Jim Cramer on Crypto Investments: “It’s Never Too Late To Sell an Awful Position”
On Monday (5 December 2022), former hedge fund manager Jim Cramer offered some words of advice for crypto investorswho have unrealized losses on some of their positions.
Cramer is the host of CNBC show “Mad Money w/ Jim Cramer“. He is also a co-anchor of CNBC’s “Squawk on the Street“, as well as a co-founder of financial news website TheStreet.
According to a report by CNBC, Cramer said on Monday’s episode of “Mad Money”:
“You can’t just beat yourself up and say, ‘hey, it’s too late to sell.’ The truth is, it’s never too late to sell an awful position, and that’s what you have if you own these so-called digital assets…
“Tether, a so-called stablecoin that’s supposed to be kinda-sorta pegged to the dollar, still has a $65 billion market cap… There’s still a whole industry of crypto boosters trying desperately to keep all of these things up in the air — not too different from what happened with bad stocks during the dotcom collapse.“
Last Thursday (1 December 2022), former hedge fund manager Jim Cramer made it very clear how he feels about Sam Bankerman-Fried (aka “SBF”), the disgraced co-founder and former CEO of bankrupt crypto exchange FTX.
As you may remember, on Wednesday (30 November 2022), the New York Times held its annual DealBook Summit in New York City, an an event which was hosted by Andrew Ross Sorkin, Times columnist and DealBook founder and editor at large.
Of course, the interviewee that most people were most excited about hearing from was SBF.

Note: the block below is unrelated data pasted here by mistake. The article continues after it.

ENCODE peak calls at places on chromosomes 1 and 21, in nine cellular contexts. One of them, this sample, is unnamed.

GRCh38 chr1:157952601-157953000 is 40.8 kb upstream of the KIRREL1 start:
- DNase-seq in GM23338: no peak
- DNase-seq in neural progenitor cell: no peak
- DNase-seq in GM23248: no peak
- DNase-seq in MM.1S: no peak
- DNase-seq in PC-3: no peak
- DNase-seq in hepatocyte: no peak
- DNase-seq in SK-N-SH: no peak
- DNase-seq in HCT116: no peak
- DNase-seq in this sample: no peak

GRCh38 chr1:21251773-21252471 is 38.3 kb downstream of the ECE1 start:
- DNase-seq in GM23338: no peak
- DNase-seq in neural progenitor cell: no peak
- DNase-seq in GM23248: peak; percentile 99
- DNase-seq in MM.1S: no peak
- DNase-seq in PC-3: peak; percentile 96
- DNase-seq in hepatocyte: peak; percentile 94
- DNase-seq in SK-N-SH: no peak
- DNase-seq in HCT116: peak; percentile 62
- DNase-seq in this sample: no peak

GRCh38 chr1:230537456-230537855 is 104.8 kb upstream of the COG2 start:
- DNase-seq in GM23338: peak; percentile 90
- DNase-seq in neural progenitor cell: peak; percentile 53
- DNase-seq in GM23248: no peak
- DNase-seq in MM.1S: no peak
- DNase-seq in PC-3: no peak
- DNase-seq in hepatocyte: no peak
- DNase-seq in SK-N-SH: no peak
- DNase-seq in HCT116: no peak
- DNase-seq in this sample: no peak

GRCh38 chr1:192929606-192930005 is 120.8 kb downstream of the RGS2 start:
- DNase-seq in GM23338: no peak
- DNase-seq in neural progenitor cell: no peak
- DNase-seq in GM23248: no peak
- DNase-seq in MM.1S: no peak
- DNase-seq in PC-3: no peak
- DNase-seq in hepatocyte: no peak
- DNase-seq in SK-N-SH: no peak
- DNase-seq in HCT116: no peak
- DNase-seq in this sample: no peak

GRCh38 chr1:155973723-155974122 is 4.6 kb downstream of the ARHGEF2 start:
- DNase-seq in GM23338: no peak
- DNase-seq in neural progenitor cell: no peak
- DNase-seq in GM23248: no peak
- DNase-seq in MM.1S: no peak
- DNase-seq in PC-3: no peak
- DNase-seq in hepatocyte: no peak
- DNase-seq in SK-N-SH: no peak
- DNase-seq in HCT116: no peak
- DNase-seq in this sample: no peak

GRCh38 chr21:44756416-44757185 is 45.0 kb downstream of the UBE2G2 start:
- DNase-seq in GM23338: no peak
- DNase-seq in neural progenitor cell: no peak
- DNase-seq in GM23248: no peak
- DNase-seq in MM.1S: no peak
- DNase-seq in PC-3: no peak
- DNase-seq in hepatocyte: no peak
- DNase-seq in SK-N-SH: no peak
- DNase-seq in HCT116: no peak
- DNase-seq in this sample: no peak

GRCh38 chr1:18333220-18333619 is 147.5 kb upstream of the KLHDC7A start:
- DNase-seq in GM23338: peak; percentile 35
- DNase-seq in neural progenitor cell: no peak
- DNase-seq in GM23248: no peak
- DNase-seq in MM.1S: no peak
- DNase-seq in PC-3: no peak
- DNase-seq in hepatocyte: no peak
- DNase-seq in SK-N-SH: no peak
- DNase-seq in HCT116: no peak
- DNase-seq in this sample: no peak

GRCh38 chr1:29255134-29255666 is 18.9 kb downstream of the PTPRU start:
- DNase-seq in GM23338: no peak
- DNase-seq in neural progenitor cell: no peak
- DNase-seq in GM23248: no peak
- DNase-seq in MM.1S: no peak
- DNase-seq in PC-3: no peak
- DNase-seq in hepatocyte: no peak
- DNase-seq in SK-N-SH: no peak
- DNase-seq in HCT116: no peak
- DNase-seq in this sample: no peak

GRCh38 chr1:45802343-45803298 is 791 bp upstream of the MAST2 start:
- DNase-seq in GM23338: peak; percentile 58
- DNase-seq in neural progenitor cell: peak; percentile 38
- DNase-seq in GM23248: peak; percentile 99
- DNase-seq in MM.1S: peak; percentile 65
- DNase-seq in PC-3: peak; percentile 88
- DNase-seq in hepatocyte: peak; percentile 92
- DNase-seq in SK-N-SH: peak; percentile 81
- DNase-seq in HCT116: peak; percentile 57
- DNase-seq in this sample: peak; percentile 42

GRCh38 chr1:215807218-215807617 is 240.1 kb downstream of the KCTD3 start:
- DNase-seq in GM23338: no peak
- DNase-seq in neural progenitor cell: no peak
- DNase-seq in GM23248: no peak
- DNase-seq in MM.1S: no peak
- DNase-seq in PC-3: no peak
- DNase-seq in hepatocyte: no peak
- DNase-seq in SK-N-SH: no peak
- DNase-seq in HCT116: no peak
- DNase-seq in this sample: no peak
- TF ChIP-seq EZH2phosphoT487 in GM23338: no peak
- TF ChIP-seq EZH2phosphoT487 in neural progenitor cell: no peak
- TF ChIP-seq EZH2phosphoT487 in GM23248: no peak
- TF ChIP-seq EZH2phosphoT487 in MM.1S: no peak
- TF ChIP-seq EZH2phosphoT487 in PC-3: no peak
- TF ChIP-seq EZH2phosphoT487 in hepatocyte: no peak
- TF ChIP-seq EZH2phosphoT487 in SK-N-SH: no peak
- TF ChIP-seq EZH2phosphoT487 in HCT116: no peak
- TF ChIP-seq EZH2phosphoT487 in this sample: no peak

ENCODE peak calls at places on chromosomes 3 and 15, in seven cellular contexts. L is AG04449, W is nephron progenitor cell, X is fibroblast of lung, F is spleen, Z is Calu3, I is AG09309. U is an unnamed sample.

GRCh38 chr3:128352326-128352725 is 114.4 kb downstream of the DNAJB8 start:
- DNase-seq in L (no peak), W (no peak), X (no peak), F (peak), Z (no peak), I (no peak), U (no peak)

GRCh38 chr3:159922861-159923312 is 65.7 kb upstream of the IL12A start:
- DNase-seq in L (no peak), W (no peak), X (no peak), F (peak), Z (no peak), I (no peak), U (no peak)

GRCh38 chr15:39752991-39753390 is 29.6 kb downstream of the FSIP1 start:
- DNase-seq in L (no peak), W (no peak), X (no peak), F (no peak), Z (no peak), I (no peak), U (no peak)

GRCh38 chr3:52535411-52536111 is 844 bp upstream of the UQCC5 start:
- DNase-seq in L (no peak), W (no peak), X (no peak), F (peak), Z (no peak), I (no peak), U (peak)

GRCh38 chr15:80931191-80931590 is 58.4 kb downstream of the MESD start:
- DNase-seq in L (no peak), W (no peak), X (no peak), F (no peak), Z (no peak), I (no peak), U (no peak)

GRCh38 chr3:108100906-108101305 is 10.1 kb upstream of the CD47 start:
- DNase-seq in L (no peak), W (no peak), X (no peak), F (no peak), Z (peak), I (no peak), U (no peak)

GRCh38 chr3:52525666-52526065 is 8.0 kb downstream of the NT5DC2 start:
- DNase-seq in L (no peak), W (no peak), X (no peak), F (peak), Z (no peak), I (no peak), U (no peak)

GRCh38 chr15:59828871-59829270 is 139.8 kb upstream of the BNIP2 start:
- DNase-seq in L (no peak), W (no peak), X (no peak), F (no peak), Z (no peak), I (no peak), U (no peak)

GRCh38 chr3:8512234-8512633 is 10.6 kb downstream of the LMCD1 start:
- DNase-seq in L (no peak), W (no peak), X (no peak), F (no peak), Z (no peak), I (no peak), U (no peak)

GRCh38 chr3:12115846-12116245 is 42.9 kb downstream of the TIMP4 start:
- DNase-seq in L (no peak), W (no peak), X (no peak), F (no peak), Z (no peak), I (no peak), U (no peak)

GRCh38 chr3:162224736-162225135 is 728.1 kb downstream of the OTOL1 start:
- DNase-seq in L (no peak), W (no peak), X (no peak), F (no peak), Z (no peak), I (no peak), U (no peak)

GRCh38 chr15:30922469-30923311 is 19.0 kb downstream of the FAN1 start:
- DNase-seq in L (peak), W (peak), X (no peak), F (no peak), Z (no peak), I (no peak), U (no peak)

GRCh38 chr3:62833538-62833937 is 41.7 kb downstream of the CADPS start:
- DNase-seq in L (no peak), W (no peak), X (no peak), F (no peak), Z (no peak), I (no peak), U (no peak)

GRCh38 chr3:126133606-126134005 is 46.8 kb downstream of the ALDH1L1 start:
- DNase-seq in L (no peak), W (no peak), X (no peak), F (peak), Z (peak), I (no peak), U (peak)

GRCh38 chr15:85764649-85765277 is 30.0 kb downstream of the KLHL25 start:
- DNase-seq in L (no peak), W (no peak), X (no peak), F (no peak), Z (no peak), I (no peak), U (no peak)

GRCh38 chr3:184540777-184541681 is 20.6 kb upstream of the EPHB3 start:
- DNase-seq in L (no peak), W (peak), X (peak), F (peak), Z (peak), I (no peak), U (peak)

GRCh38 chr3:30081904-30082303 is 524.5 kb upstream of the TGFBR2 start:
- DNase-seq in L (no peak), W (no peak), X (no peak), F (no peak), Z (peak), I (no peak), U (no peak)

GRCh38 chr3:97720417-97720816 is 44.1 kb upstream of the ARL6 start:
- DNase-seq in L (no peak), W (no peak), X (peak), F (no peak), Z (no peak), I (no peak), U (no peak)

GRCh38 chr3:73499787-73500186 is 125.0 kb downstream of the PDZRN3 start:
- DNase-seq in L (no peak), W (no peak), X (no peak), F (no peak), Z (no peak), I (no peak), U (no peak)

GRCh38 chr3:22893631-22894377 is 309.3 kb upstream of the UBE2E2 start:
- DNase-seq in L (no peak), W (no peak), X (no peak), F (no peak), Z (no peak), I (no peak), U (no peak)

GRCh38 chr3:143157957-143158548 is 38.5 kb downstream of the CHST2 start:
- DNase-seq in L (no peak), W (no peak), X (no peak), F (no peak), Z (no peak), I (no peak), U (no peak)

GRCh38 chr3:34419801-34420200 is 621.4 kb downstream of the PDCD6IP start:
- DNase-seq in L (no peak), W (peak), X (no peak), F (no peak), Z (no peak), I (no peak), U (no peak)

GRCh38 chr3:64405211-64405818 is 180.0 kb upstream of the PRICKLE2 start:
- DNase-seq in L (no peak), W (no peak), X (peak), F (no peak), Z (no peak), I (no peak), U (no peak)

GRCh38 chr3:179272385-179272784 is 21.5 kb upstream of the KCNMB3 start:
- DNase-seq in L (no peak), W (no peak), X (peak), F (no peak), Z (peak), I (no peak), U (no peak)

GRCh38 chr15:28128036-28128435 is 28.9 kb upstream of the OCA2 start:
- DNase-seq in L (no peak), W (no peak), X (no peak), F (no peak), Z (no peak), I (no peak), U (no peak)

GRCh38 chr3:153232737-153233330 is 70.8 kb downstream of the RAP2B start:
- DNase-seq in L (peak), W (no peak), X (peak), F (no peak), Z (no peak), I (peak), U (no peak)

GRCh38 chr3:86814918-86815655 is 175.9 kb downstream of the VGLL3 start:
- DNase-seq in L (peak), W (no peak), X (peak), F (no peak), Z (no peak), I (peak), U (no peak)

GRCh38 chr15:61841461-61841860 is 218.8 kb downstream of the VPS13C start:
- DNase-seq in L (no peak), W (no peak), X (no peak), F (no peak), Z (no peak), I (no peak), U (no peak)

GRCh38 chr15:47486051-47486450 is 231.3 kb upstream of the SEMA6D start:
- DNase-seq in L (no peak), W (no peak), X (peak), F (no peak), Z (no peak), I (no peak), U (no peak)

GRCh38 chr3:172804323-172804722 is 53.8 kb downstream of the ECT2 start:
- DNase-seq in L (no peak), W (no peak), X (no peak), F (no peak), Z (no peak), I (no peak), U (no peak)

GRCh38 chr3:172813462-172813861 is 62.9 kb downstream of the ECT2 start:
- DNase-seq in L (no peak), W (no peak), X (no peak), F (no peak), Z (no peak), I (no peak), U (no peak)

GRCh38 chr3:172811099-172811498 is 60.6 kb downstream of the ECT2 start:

Based on the full transcript of Andrew Ross Sorkin’s interview with SBF published by CoinDesk earlier today, SBF said:
“Clearly, I made a lot of mistakes or things I would give anything to be able to do over again. I didn’t ever try to commit fraud on anyone… I didn’t knowingly commingle funds. And again, one piece of this you have the margin trading you have you know, customers borrowing from each other, Alameda is one of those. I was frankly surprised by how big Alameda’s position was, which points to another failure of oversight on my part. And a failure to appoint someone to be chiefly in charge of that. But I wasn’t trying to commingle funds…
“The time that I really knew there was a problem was Nov. 6. Nov. 6 was the date that the tweet about FTT came out. By late on Nov. 6, we were putting together all of the data, putting together all the information that obviously should have been put together way earlier, that obviously should have been part of the dashboards I was always looking at…
“We were spending an enormous amount of our energy on compliance. We’re spending an enormous amount of energy on regulation on licensure. We’re getting licensed in dozens of jurisdictions…
“Everything I have, I’m disclosing and you know, I’m down to…I have one working credit card left. I think it might be $100,000 or something like that in that bank account. And, I mean, everything that I had, even all the loans I had were, you know, those are all things I was reinvesting in the businesses…I put everything I had into FTX.“
The next day, Sorkin asked his CNBC colleague Cramer what he thought about SBF’s comments at the DealBook Summit interview and Federal Reserve Chair Jerome Powell’s comments about the U.S. economy at the Brookings Institution.
“One’s just a total con artist, disgusting, makes me sick. The other guy did a good job. I thought he told a good story… I think that Sam whatever – I don’t even want to dignify his full name anymore – is just a con artist, as many of the people who talk about crypto believe coming on the show.“
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